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Enhancing Human Summaries for Question-Answer Generation in Education
Hannah Gonzalez | Liam Dugan | Eleni Miltsakaki | Zhiqi Cui | Jiaxuan Ren | Bryan Li | Shriyash Upadhyay | Etan Ginsberg | Chris Callison-Burch

We address the problem of generating high-quality question-answer pairs for educational materials. Previous work on this problem showed that using summaries as input improves the quality of question generation (QG) over original textbook text and that human-written summaries result in higher quality QG than automatic summaries. In this paper, a) we show that advances in Large Language Models (LLMs) are not yet sufficient to generate quality summaries for QG and b) we introduce a new methodology for enhancing bullet point student notes into fully fledged summaries and find that our methodology yields higher quality QG. We conducted a large-scale human annotation study of generated question-answer pairs for the evaluation of our methodology. In order to aid in future research, we release a new dataset of 9.2K human annotations of generated questions.

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Difficulty-Controllable Neural Question Generation for Reading Comprehension using Item Response Theory
Masaki Uto | Yuto Tomikawa | Ayaka Suzuki

Question generation (QG) for reading comprehension, a technology for automatically generating questions related to given reading passages, has been used in various applications, including in education. Recently, QG methods based on deep neural networks have succeeded in generating fluent questions that are pertinent to given reading passages. One example of how QG can be applied in education is a reading tutor that automatically offers reading comprehension questions related to various reading materials. In such an application, QG methods should provide questions with difficulty levels appropriate for each learner’s reading ability in order to improve learning efficiency. Several difficulty-controllable QG methods have been proposed for doing so. However, conventional methods focus only on generating questions and cannot generate answers to them. Furthermore, they ignore the relation between question difficulty and learner ability, making it hard to determine an appropriate difficulty for each learner. To resolve these problems, we propose a new method for generating question–answer pairs that considers their difficulty, estimated using item response theory. The proposed difficulty-controllable generation is realized by extending two pre-trained transformer models: BERT and GPT-2.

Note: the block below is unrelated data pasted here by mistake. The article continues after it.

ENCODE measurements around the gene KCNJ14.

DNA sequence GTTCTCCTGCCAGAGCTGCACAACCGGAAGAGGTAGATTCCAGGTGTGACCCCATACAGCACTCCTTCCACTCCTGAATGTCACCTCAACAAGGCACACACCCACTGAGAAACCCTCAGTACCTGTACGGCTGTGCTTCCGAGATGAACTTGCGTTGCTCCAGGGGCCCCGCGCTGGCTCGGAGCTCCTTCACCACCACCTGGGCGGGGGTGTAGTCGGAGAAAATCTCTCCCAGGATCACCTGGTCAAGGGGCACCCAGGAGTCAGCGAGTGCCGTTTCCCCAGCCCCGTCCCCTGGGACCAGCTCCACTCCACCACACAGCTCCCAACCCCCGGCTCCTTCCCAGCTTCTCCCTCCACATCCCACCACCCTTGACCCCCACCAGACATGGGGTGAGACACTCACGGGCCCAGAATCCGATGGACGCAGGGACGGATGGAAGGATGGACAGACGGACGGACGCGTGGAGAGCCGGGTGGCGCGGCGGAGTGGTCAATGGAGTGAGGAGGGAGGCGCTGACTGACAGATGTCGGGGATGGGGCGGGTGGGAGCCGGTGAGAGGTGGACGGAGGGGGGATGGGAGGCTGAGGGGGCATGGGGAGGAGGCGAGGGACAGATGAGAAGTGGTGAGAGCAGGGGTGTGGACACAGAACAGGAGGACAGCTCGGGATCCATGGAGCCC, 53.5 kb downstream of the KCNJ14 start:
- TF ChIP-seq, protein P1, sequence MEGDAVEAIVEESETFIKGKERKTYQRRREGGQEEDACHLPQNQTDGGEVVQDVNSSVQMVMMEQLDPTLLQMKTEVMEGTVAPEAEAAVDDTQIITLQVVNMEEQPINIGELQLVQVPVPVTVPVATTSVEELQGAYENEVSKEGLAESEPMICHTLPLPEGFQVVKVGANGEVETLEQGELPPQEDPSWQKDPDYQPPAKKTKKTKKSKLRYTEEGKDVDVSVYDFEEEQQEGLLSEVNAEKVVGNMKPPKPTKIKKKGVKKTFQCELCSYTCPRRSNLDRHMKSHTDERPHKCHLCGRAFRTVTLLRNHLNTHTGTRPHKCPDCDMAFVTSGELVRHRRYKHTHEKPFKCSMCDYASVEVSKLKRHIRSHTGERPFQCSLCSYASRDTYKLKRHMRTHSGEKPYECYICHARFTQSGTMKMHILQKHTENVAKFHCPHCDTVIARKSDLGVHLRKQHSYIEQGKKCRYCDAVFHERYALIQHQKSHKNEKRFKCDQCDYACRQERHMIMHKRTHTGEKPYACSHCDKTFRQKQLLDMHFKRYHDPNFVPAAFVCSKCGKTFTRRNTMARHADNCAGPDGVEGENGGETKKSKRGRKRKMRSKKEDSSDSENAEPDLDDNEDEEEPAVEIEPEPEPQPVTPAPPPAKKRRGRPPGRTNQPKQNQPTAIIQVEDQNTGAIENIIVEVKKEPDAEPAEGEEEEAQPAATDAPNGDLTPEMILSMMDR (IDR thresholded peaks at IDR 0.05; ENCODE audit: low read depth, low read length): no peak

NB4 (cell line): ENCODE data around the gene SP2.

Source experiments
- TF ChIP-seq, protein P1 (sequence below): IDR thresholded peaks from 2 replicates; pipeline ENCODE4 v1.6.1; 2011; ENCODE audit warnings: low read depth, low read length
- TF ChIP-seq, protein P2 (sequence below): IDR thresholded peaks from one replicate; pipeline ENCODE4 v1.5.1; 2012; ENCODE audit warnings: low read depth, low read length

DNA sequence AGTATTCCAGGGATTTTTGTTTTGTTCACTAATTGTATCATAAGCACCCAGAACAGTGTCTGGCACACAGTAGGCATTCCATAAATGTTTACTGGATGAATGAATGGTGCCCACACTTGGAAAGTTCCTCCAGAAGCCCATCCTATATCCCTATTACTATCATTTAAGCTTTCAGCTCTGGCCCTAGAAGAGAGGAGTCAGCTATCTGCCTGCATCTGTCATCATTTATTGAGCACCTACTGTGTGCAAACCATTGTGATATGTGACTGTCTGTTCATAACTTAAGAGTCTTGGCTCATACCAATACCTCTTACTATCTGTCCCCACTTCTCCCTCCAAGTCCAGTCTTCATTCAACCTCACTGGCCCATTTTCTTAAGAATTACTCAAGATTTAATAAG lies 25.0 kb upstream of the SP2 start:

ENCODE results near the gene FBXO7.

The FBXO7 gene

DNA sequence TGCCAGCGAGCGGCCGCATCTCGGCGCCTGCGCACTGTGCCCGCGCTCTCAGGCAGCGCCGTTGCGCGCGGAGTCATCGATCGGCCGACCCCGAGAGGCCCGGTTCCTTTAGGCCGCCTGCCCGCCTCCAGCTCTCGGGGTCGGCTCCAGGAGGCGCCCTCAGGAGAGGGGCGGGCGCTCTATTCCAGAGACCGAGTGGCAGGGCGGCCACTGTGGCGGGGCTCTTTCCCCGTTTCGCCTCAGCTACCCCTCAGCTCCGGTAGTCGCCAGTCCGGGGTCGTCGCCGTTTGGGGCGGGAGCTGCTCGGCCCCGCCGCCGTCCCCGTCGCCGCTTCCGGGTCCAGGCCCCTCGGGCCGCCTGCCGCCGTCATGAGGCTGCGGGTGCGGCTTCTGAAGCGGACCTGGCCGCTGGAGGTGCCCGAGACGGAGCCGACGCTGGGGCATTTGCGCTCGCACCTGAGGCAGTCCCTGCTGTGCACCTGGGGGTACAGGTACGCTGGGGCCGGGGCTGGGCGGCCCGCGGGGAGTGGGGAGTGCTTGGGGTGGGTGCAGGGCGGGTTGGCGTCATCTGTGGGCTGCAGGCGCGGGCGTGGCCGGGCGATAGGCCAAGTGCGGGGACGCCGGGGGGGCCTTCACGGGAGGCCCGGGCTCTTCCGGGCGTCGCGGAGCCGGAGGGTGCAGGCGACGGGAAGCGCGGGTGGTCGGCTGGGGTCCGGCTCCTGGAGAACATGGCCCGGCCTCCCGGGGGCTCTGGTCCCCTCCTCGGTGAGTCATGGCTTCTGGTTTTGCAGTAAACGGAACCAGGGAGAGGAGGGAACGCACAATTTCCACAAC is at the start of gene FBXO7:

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Evaluating Classroom Potential for Card-it: Digital Flashcards for Studying and Learning Italian Morphology
Mariana Shimabukuro | Jessica Zipf | Shawn Yama | Christopher Collins